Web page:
Essex is in eastern San Bernardino County, California, about 45 miles west of Needles and was initially established by the Southern Pacific Railroad (later the Atchison, Topeka and Santa Fe Railway, and now the Burlington Northern Santa Fe Railway) in 1883 as a railroad maintenance camp. It was originally called Edson, but sometime prior to 1915 the name was changed to Essex -- the railroad retained the precedent of naming the stops between Amboy and Needles in alphabetical order – Amboy, Bolo, Cadiz, Danby, Essex, Fenner, etc. The railroad facilities in Essex at the time were nothing more than a converted box car that was used as a ‘station’, a section house for the railroad workers, and a house for the superintendent and his family.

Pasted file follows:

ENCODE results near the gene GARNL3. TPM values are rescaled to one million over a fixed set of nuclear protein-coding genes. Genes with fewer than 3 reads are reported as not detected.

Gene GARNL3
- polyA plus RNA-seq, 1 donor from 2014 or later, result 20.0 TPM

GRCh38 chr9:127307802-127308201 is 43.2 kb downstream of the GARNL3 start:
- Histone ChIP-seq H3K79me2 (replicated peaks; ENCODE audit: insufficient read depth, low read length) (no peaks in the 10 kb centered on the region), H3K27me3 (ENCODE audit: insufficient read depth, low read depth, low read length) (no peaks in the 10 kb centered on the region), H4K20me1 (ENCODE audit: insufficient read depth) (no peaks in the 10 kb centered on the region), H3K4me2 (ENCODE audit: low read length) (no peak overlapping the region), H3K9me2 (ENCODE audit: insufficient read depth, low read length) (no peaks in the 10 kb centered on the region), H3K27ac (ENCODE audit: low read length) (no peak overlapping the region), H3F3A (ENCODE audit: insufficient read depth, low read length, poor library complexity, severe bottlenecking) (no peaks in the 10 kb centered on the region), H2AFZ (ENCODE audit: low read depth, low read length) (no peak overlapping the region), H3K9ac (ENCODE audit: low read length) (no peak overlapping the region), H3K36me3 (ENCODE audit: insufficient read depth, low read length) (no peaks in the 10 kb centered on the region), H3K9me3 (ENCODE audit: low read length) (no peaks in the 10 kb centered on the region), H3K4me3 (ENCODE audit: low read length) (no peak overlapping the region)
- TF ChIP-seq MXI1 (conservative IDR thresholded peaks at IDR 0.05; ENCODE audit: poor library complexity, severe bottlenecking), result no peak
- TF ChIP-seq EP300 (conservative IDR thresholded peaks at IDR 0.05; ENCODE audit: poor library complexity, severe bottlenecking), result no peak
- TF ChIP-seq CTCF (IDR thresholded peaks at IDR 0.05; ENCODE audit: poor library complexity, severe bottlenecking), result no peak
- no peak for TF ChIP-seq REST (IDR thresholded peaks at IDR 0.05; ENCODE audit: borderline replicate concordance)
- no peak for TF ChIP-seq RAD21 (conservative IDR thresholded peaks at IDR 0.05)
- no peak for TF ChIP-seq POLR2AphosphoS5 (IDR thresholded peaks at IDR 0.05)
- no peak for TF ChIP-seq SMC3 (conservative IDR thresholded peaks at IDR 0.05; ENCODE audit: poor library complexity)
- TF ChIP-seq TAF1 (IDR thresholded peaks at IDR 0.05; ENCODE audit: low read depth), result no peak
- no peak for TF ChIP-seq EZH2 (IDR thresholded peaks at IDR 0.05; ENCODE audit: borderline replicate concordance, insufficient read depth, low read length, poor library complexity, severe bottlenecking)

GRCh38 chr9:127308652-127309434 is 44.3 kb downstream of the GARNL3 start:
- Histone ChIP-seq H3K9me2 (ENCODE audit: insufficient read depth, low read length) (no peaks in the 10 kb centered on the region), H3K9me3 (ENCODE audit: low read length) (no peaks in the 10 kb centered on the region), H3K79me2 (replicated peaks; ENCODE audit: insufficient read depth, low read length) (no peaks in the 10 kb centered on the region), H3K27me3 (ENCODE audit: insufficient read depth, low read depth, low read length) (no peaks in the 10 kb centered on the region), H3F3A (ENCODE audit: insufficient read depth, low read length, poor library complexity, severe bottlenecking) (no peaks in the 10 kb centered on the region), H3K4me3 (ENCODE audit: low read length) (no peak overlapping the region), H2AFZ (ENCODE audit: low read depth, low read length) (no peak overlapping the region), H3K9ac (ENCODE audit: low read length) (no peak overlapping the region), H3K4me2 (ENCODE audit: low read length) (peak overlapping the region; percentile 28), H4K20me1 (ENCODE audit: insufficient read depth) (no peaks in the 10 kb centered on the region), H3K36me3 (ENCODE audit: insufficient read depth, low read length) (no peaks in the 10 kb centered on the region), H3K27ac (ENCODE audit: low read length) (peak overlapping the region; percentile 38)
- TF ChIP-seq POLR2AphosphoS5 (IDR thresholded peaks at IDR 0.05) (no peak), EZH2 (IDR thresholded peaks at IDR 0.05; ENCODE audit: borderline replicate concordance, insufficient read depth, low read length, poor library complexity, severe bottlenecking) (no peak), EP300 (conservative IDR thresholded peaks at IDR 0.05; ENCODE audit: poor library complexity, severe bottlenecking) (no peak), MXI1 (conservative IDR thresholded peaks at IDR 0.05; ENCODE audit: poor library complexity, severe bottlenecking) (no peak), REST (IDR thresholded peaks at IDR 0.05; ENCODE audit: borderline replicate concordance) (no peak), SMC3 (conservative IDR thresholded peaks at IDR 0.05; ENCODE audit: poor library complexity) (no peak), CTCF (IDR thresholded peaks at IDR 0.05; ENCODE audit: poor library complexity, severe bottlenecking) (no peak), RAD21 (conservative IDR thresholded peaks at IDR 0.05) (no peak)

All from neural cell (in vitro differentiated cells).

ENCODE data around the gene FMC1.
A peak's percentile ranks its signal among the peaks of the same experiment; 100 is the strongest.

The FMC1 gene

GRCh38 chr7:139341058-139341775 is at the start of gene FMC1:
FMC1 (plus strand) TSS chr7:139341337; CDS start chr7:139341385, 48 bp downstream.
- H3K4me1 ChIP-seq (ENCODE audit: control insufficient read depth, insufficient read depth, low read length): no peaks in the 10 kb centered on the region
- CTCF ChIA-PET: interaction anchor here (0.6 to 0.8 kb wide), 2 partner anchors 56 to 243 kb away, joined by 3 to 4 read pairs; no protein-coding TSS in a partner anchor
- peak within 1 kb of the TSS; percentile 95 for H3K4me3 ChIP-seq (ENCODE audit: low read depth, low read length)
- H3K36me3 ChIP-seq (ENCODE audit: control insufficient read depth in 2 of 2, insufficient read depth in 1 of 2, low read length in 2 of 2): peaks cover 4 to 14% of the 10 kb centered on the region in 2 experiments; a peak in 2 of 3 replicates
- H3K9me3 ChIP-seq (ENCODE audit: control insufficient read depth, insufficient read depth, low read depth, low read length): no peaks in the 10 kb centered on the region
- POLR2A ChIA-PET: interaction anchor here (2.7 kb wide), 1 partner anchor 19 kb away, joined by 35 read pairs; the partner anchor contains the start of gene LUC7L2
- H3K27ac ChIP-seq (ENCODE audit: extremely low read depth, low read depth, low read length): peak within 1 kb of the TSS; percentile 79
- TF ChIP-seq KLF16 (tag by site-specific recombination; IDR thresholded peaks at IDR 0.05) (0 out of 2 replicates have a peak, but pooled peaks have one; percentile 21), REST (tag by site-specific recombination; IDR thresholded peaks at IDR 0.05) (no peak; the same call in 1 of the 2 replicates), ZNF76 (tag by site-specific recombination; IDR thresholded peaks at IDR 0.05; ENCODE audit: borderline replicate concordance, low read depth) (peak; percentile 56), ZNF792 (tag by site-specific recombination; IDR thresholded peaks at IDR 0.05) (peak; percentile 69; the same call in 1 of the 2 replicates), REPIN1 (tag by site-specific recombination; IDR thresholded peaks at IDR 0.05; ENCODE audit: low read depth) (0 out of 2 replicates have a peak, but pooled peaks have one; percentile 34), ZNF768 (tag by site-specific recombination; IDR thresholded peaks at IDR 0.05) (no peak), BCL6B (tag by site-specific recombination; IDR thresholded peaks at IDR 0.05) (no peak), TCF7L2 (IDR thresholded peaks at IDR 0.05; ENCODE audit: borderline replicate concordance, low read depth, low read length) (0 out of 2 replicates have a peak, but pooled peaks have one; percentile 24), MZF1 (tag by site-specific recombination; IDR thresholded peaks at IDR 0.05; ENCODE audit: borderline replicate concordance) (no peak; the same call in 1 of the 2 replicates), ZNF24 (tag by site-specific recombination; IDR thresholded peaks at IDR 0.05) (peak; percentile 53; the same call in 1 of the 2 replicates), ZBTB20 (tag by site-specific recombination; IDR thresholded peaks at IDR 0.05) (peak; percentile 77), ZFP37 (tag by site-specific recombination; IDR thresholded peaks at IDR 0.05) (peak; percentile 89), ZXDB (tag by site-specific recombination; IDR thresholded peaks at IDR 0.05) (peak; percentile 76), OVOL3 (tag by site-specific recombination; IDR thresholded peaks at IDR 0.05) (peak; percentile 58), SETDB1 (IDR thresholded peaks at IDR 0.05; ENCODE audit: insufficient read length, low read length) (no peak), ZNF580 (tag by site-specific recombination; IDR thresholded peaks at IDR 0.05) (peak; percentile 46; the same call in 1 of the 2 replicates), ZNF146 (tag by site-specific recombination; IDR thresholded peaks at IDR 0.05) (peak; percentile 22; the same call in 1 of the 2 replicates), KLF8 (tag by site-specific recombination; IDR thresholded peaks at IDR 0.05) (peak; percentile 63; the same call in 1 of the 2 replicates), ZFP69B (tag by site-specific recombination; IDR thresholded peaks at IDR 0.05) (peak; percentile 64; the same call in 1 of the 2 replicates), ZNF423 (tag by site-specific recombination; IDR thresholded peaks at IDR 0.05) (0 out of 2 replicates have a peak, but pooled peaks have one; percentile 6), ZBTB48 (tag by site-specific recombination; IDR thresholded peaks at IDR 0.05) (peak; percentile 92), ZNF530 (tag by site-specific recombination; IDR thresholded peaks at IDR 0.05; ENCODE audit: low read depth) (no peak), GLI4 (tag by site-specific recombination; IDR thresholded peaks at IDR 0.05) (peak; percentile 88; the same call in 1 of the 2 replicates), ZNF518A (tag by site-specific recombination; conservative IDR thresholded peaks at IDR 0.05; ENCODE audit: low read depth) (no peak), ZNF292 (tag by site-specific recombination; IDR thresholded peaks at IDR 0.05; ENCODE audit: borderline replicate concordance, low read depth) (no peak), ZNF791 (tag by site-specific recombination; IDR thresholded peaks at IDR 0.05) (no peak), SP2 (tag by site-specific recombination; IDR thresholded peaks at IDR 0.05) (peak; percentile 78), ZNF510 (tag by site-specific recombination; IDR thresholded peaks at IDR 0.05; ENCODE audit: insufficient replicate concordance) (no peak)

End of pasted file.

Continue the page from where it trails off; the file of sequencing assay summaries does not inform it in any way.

The original dirt road through Essex that paralleled the railroad and continued to Fenner and Goffs was designated National Old Trails Road by the National Old Trails Road Association in 1913. In 1926, the road was renamed U.S. Highway 66, but it took several years to pave the new highway across the desert and it was paved by the county from west to east; from Barstow to Needles. When the road crews reach Essex in about 1931 the highway engineers realized they could cut the remaining road length from Essex to Needles by eight miles by constructing a route directly east from Essex to the pass at Mountain Springs rather than following the gradual grade paralleling the railroad through Fenner and Goffs. Thus, was born the Mountain Springs cutoff.
With the bypass to Mountain Springs completed it then became Route 66 and the road through Fenner and Goffs was renamed Goffs Road. The newly paved highway was positioned about an eighth of a mile north of the tracks, where the paved road is today, so Blythe was obliged to relocate his service station up to the new highway so it would be accessible to motorists.